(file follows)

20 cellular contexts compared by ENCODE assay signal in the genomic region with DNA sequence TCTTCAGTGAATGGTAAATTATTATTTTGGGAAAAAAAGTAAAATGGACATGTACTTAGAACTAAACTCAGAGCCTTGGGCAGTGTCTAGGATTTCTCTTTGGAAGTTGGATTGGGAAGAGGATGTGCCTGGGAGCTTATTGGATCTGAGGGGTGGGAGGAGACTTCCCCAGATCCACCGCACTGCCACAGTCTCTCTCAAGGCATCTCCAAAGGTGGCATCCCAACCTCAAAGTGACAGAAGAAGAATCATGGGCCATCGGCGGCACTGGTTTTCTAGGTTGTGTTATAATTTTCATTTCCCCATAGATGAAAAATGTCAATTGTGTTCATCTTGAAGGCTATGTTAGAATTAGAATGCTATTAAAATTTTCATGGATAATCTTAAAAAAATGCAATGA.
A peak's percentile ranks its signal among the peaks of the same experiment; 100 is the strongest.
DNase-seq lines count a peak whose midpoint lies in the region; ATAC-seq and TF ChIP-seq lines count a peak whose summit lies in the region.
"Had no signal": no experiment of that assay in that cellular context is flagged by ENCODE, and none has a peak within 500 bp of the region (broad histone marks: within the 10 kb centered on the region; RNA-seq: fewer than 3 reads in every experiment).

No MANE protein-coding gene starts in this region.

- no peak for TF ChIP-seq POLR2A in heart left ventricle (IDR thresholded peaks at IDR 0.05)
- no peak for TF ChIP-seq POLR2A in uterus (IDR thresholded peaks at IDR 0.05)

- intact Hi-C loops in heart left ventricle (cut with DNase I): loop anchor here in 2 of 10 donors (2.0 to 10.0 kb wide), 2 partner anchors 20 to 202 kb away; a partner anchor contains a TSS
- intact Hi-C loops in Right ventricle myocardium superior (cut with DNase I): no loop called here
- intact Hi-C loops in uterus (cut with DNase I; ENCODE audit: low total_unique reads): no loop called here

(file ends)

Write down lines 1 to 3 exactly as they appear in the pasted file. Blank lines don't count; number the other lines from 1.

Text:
20 cellular contexts compared by ENCODE assay signal in the genomic region with DNA sequence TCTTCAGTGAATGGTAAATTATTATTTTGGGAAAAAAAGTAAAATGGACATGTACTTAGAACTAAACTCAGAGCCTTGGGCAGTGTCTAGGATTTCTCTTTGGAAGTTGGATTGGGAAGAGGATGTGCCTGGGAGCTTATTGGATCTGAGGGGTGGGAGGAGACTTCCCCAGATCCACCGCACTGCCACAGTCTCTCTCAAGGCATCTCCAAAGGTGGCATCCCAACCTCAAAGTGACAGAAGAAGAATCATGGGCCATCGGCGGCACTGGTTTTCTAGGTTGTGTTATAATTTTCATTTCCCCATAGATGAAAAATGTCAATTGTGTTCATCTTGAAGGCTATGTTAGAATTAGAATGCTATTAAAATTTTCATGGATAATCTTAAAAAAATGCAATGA.
A peak's percentile ranks its signal among the peaks of the same experiment; 100 is the strongest.
DNase-seq lines count a peak whose midpoint lies in the region; ATAC-seq and TF ChIP-seq lines count a peak whose summit lies in the region.